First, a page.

Think of it as if you’re at a bonfire party. Make your story so good that the audience will focus on that and not on the dude playing guitar, the stars or the hypnotizing fire.

 When we tell a story we are taking a huge responsibility, because the audience is agreeing to go on a journey with us and we need to make it worth their while.

 The story is for them, not for you, make sure you are understood.

Storytelling structure

Constructing a story

Craft a story with clear beginning (plot), middle (twists and climax/’ah moment’), and resolution/end (call to action). Consider the order and manner of your narrative. Utilize the power of repetition to help your stories stick.


  • KIS – Keep it short: use small, engaging words

  • Edit = “have the guts to cut”

  • Make it sound like yourself. There is no need to fake, people see right through it.

  • Leverage conflict and tension to grab and maintain your audience’s attention.

  • Keep your audience on the edge of their seat.

  • You don’t have to (AND SHOULDN’T) do this on your own.

    • Tell stories to each other within the team, test your ideas. Question: where is your attention going? What message is sticking with you right now?. Look for the key roles in the people around you: story editor (someone who writes better than you), researcher (someone who is familiar with the topic and/or the data), feedback supports (someone who knows you or your audience very well and it’s not afraid to tell you the truth).

    • Find examples where you could use some storytelling techniques and start applying right away, testing first in a friendly environment.

    • Practice, Practice, Practice.

    • Double bonus: by practicing on the rest of your team, they will also improve their storytelling skills!!


Once I realized I was onto something with these new skills, I stuffed up my CV with my VBA, and my SAP and my UiPath and somehow got an interview for a job with none of those skills, as a Junior Data Analyst.

I’d like to say that I told my story and charmed my way into getting the job, but it was in fact the other way around, the Lead of Data Analytics got me instead. He didn’t ask me what I wanted to be in 5 years or about Excel functions. He showed me practical examples and he told me about their journey: how his current team of 3 started as just him delivering numbers here and there, reporting… and how they had a vision of bringing all the data of a big company into one place and actually using it, helping their colleagues make better decisions and it wasn’t only a vision, there was all this data and facts along the way. I was sold.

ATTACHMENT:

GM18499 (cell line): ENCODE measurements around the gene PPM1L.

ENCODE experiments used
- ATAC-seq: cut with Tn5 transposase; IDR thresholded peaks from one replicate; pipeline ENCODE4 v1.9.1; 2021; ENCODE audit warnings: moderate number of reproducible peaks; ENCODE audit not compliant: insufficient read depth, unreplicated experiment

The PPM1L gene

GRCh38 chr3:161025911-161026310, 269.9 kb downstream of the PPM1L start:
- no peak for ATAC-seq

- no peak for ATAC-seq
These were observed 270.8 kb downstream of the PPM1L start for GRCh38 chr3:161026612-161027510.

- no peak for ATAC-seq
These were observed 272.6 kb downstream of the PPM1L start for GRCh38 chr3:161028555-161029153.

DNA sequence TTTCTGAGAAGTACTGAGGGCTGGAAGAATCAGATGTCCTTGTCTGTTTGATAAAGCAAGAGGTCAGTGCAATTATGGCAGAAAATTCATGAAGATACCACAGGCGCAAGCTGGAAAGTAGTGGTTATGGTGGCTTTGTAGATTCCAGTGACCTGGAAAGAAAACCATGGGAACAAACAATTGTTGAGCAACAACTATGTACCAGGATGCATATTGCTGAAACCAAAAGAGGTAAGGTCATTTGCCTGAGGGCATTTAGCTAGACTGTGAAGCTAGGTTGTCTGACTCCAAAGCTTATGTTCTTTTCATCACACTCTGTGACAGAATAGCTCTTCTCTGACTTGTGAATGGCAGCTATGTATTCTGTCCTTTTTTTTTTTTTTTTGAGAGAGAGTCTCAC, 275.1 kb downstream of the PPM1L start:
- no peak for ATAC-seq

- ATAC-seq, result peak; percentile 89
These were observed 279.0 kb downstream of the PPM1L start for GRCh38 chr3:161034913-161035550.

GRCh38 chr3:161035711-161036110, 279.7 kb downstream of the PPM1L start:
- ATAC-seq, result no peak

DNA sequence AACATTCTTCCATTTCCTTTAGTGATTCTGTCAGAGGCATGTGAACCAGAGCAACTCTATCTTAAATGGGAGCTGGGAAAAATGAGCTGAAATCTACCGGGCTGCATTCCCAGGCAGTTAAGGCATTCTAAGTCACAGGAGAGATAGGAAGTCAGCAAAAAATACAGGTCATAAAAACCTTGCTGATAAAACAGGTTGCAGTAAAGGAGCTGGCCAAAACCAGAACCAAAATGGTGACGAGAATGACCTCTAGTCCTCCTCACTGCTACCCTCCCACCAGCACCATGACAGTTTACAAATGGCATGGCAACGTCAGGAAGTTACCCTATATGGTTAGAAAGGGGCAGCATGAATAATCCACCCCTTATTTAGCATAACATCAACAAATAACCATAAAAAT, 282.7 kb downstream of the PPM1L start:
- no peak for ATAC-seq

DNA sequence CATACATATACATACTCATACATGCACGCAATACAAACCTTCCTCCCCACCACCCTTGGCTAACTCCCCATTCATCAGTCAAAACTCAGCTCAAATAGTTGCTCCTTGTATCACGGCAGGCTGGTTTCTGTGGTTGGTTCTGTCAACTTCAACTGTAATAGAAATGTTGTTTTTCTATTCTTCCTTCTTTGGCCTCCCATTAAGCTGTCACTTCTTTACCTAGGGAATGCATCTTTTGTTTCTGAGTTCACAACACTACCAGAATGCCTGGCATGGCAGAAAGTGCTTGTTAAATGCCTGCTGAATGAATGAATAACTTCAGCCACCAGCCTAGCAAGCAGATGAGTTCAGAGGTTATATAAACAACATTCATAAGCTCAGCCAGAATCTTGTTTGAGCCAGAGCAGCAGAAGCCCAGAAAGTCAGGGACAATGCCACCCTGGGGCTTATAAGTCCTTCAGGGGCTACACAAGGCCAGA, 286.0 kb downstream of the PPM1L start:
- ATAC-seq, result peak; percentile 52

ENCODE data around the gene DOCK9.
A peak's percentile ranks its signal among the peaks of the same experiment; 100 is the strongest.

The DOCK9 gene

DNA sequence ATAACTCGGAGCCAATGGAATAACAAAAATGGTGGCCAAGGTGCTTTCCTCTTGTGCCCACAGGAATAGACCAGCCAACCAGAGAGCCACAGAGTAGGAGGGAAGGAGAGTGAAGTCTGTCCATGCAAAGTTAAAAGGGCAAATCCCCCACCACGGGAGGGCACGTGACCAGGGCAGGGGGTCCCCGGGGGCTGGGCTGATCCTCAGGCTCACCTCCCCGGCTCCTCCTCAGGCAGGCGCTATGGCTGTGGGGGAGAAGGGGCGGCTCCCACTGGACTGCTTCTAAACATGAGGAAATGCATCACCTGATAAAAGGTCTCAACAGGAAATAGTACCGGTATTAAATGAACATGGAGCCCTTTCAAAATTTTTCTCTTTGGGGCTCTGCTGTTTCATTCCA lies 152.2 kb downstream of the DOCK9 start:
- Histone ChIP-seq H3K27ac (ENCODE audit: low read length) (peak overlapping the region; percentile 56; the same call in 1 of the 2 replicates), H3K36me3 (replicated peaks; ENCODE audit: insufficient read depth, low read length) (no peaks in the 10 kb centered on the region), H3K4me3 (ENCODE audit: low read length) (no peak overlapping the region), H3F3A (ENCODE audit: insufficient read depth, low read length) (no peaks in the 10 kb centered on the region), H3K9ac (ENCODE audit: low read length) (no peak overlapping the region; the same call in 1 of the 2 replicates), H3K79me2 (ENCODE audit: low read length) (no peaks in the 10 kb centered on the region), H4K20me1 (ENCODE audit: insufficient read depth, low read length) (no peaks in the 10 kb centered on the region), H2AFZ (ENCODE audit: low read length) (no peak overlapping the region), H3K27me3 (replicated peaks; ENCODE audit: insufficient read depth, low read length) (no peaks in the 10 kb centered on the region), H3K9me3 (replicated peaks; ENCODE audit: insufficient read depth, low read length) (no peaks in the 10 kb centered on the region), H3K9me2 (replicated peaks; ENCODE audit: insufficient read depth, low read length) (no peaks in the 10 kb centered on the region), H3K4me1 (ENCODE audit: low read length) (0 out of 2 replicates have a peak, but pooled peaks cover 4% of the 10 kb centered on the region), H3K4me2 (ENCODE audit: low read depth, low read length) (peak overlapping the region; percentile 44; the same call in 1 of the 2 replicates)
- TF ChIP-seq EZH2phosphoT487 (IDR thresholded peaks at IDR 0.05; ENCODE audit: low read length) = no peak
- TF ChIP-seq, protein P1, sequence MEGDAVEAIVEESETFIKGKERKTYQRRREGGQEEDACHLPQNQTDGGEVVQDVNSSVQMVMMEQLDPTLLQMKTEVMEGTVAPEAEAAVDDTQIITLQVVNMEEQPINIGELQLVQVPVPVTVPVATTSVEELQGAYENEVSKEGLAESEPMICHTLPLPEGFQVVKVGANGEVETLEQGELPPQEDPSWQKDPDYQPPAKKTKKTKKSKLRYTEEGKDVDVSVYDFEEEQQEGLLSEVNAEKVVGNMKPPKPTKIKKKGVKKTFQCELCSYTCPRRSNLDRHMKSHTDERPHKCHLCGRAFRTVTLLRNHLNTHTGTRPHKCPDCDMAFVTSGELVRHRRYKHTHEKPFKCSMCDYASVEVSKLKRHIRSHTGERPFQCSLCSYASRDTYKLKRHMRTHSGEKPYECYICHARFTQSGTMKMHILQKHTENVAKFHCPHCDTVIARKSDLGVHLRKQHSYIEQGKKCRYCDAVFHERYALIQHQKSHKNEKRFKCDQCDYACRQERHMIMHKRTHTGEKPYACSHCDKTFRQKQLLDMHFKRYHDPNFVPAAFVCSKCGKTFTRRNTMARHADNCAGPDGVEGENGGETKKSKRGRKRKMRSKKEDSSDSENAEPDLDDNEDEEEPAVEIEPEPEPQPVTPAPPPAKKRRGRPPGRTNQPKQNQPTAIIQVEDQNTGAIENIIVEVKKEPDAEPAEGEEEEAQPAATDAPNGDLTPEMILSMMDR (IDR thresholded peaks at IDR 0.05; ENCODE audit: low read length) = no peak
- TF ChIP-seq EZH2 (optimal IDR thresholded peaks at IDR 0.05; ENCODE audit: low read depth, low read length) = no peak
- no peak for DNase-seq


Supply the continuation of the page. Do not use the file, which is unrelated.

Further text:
The ability to tell engaging data stories is truly one of the most powerful tools you can have in your arsenal. They will help you land a good job, get an amazing client and charm your next talented hire.

To practice storytelling, start with your own story. It’s a fun way to practice and who can be more of an expert on your life than you? You have the data, test it on your friends in a relaxed environment. Then comes the context: Ask yourself WHAT, WHO, HOW? Choose the right Visual (remember, no clutter) and bring the attention where it needs to be. Make your audience comfortable and make your story easy to follow. Structure your story and add the ups and downs. Remember that the story is about your audience and that you don’t have to do it all alone.

And good luck with your next story.


Valeria Perluzzo

The Head of Analytics at dyvenia acting as a bridge between a client and data teams. Her work approach focuses on listening to customers' underlying needs and translating them into data analytics solutions. With her passion for mentoring and knowledge sharing, she runs the development program to help team members find ways to grow professionally and, as a result, serve clients with the best solutions available.